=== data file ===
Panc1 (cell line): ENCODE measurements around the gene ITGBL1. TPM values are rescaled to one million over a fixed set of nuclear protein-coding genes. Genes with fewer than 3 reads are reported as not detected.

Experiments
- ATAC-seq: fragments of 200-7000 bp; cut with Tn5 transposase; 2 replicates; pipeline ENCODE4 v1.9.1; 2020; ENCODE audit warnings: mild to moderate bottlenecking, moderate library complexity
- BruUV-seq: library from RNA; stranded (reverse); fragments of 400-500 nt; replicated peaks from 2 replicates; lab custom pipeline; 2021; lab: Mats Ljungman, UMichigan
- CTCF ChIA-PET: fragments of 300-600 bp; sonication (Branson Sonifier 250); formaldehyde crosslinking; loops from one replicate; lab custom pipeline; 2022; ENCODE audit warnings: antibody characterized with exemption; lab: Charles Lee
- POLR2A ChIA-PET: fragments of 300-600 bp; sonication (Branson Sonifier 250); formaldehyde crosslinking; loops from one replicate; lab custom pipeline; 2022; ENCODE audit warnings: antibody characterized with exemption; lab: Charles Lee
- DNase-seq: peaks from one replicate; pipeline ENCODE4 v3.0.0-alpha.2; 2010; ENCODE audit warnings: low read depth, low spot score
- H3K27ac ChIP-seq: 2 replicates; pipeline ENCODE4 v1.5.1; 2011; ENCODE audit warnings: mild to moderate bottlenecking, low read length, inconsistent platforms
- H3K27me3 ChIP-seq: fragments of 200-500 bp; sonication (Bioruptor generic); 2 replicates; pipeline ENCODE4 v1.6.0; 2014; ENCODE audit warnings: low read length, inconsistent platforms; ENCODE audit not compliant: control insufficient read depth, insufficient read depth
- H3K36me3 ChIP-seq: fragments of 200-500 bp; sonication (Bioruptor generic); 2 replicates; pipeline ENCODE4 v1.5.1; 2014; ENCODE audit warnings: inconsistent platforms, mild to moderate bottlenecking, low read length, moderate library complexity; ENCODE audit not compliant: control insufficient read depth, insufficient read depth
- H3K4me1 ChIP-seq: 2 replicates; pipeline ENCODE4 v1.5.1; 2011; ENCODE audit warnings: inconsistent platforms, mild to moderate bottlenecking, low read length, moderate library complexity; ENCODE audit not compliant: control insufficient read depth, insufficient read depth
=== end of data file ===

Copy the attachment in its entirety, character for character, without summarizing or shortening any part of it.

Panc1 (cell line): ENCODE measurements around the gene ITGBL1. TPM values are rescaled to one million over a fixed set of nuclear protein-coding genes. Genes with fewer than 3 reads are reported as not detected.

Experiments
- ATAC-seq: fragments of 200-7000 bp; cut with Tn5 transposase; 2 replicates; pipeline ENCODE4 v1.9.1; 2020; ENCODE audit warnings: mild to moderate bottlenecking, moderate library complexity
- BruUV-seq: library from RNA; stranded (reverse); fragments of 400-500 nt; replicated peaks from 2 replicates; lab custom pipeline; 2021; lab: Mats Ljungman, UMichigan
- CTCF ChIA-PET: fragments of 300-600 bp; sonication (Branson Sonifier 250); formaldehyde crosslinking; loops from one replicate; lab custom pipeline; 2022; ENCODE audit warnings: antibody characterized with exemption; lab: Charles Lee
- POLR2A ChIA-PET: fragments of 300-600 bp; sonication (Branson Sonifier 250); formaldehyde crosslinking; loops from one replicate; lab custom pipeline; 2022; ENCODE audit warnings: antibody characterized with exemption; lab: Charles Lee
- DNase-seq: peaks from one replicate; pipeline ENCODE4 v3.0.0-alpha.2; 2010; ENCODE audit warnings: low read depth, low spot score
- H3K27ac ChIP-seq: 2 replicates; pipeline ENCODE4 v1.5.1; 2011; ENCODE audit warnings: mild to moderate bottlenecking, low read length, inconsistent platforms
- H3K27me3 ChIP-seq: fragments of 200-500 bp; sonication (Bioruptor generic); 2 replicates; pipeline ENCODE4 v1.6.0; 2014; ENCODE audit warnings: low read length, inconsistent platforms; ENCODE audit not compliant: control insufficient read depth, insufficient read depth
- H3K36me3 ChIP-seq: fragments of 200-500 bp; sonication (Bioruptor generic); 2 replicates; pipeline ENCODE4 v1.5.1; 2014; ENCODE audit warnings: inconsistent platforms, mild to moderate bottlenecking, low read length, moderate library complexity; ENCODE audit not compliant: control insufficient read depth, insufficient read depth
- H3K4me1 ChIP-seq: 2 replicates; pipeline ENCODE4 v1.5.1; 2011; ENCODE audit warnings: inconsistent platforms, mild to moderate bottlenecking, low read length, moderate library complexity; ENCODE audit not compliant: control insufficient read depth, insufficient read depth